Volunteer HIV-infected individuals were recruited from the consultation suites of the Doheny Eye Institute and the Maternal-Child HIV Management and Research Center, University of Southern California (USC), Los Angeles, California, without regard to age, gender, or ethnicity. Control subjects were recruited by means of flyers at the USC Health Sciences Campus. Individuals with diabetes mellitus and those who had received blood transfusions within the prior month were excluded from the study. The study was approved by the USC Institutional Review Board, and all subjects gave informed consent. The study also conformed to requirements of the Human Subjects Protection Committee at UCLA, where data were analyzed. The study’s protocol adhered to the provisions of the Declaration of Helsinki for research involving human subjects. 
Studies were performed in 20 HIV-infected individuals and 15 HIV-negative control subjects. Among the HIV-infected individuals, 11 had had a previous CD4+ T-lymphocyte count less than 50/μL and a current count more than 200/μL (group 1), and nine had always had CD4+ T-lymphocyte counts more than 200/μL (group 2). 
The two groups of HIV-infected individuals were chosen to represent the ends of a spectrum of HIV-related immunosuppression. A CD4+ T-lymphocyte count of 200 cells/μL is the level at which patients are defined as having AIDS, and a level above which patients rarely manifest ocular disorders, including HIV retinopathy. 7 A CD4+ T-lymphocyte count of 50 cells/μL is the level of severe immunosuppression below which there is a high rate of HIV retinopathy, cytomegalovirus (CMV) retinitis, and other ocular complications of HIV. 7 These groups are consistent with those studied in previous studies of hemorheologic abnormalities in HIV-infected individuals. 2  
The following clinical and laboratory data were collected for each patient: presence or absence of CMV retinitis, use and duration of potent antiretroviral therapy, current HIV blood levels, current CD4+ T-lymphocyte count, nadir CD4+ T-lymphocyte count (defined as the lowest previously identified CD4+ T-lymphocyte count at any point in the course of a subject’s HIV infection). In addition, in group 1, time intervals since CD4+ T-lymphocyte counts had risen above threshold levels of 100/μL and 200/μL were determined. The following studies were performed on a venous blood specimen from each subject: PMN deformability, complete blood count, and differential leukocyte analysis. 
Potent antiretroviral therapy was defined as use of any one of the following drug combinations: two nucleoside reverse transcriptase inhibitors and one protease inhibitor, one nucleoside reverse transcriptase inhibitor and two protease inhibitors, or one nucleoside and one nonnucleoside reverse transcriptase inhibitor and one or more protease inhibitors.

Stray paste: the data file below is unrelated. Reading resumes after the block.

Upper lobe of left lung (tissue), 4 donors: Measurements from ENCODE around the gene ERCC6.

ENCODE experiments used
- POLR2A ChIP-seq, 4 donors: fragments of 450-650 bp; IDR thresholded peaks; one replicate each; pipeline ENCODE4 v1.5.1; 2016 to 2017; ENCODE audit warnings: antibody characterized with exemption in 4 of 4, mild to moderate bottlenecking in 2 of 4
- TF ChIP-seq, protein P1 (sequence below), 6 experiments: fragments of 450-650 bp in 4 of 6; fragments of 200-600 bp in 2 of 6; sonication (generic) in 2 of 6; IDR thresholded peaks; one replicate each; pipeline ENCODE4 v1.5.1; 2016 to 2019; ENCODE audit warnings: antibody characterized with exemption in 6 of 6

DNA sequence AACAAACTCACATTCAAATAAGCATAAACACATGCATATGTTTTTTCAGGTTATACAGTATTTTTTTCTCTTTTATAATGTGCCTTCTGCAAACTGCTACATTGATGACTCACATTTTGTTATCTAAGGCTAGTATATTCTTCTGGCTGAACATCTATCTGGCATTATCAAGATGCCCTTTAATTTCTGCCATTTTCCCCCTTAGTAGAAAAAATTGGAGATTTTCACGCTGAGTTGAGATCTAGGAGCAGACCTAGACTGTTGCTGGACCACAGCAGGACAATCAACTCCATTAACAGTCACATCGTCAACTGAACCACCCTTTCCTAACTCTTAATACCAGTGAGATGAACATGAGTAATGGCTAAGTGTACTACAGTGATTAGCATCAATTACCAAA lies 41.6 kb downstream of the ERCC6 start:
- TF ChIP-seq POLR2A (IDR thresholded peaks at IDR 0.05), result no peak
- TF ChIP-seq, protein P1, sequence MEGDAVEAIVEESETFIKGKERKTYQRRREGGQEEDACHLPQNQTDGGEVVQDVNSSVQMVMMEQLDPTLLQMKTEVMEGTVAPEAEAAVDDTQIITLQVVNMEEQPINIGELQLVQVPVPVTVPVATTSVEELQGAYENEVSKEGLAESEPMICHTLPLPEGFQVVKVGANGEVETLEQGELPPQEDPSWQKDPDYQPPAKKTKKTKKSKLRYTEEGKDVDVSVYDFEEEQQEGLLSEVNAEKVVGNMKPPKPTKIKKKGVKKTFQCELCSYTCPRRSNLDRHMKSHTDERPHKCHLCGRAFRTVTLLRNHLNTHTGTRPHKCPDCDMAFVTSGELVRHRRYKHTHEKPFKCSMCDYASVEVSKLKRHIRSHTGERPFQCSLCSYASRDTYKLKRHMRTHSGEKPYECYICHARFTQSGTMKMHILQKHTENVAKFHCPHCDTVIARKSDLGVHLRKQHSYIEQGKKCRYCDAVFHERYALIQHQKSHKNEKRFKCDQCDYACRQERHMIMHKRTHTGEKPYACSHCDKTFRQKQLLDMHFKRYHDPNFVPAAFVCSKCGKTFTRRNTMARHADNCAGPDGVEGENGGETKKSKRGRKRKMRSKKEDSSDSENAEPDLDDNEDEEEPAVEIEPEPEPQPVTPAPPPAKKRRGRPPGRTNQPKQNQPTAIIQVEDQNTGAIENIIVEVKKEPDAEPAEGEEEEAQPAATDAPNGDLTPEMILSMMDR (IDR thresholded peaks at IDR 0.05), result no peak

Isolation and Preparation of PMNs
After venipuncture was performed with a 19-gauge needle, 20 mL of whole blood was gently drawn into a plastic syringe containing sodium heparin (10 U/mL), with the tourniquet removed immediately after insertion of the needle. Pure PMN suspensions were prepared by a density-based centrifugal technique, as described previously. 6 Endotoxin-free sterile media and plastic ware were used to avoid in vitro PMN activation. Heparinized whole blood (7 mL) was mixed with 3 mL phosphate-buffered saline (PBS, pH 7.4, 285 mOsm/kg), gently layered onto 3 mL of 54% Percoll-PBS (final density, 1.076 g/cm3; Sigma Chemical Co., St. Louis, MO), and then centrifuged at 400g for 25 minutes at 22°C. The top 3 mL of the resulting PMN-red blood cell interface were transferred into distilled water for 40 seconds, to remove residual erythrocytes by hypotonic lysis. Tonicity was then restored by the addition of 10× PBS and the suspension spun at 220g for 6 minutes at 22°C. The PMNs were washed and maintained at room temperature in PBS. Purity was assessed by optical microscopy (>96% PMNs), and leukocyte count was determined using a hematology analyzer (Micros; ABX Hematologie, Montpellier, France). 
PMN Rigidity Measurements
PMN rigidity was assessed with a cell-transit analyzer (CTA; ABX Hematologie). 8 The central feature of the CTA is a special micropore filter that separates two fluid-filled reservoirs. The filter is a specially fabricated thin sheet of polycarbonate plastic containing 30 identical 8-μm diameter by 21-μm-length pores, thus representing a simple, yet geometrically stable, in vitro model of a capillary bed. 8 Hydrostatic pressure generated by the difference in height between the two fluids forces the cell suspension through the filter pores, and the transit time for each complete cell passage is obtained by monitoring the change in electrical resistance of the filter as a cell traverses a pore. Accompanying software for the computer system corrects for possible simultaneous pore occupancy and provides mean and median transit times for the cell population being tested. A longer PMN pore transit time reflects a decrease of PMN deformability (increased PMN rigidity). 8  
The following experimental parameters were used for the CTA: pressure gradient of 8 cm water, measurements at 25°C, a final PMN concentration in sterile PBS of 105 cells/mL, at least 500 cells per run, and triplicate runs for each sample. The average of the median values for the three runs was used for subsequent data analyses. Median, rather than mean, values were used to summarize each run, because occasional outliers are seen, presumably because of PMN activation during handling of specimens. The median is not unduly influenced by these outliers. All studies were performed in duplicate using two micropore filters (A and B) and were completed within 4 hours of venipuncture. To avoid possible bias associated with temporal changes of the CTA filter with repeated use, which might alter transit time results, samples from HIV-infected individuals and control subjects were included with each batch of samples tested, rather than testing groups sequentially. Investigators performed PMN rigidity measurements without knowledge of the patient’s identity or group assignment for individual specimens.